CAPE CORAL, Fla. — A recent algae outbreak in a Cape Coral canal has caught the attention of local neighbors. The canal, located at the intersection of Country Club and Veteran's Memorial Parkway, was filled with a noticeable green substance that has now almost completely disappeared four days later.
We collected samples of the algae to be analyzed by Dr. Barry Rosen, a researcher and professor at Florida Gulf Coast University (FGCU), who identified the substance as Pithophora, a type of algae similar to green plants in its ability to photosynthesize and produce oxygen.
Dr. Rosen explained that Pithophora is beneficial to the environment.
"It probably trapped oxygen from photosynthesis, and as it does that, enough oxygen builds up in that mat, it can come up and looks like it all comes up at once," he said.
This process can make it appear as though the algae blooms suddenly, but it's actually a sign of a healthy aquatic ecosystem.
The algae's presence is a positive indicator, according to Dr. Rosen.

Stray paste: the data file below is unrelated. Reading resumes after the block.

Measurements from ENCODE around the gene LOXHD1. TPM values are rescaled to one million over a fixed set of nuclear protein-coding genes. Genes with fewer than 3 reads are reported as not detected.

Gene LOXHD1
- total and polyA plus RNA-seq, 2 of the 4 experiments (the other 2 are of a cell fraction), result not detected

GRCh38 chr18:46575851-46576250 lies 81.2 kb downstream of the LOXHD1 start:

"It's actually a very healthy organism, that should be in there, it's soaking up the nutrients that might be in the canal making it unavailable for potential harmful algal blooms," he added.
Local neighbors, like Debbie Martin, have mixed feelings about the algae. After learning about its benefits for the canal's ecosystem, opinions seem to be changing.
"After hearing it does good for the animals in this canal, I don't know, it evens out," Martin stated.
Both turtles and manatees were present in the canal since the algae subsided.
While the algae might not be visually appealing to everyone, it contributes to maintaining a healthy environment along the Cape Coral waterways.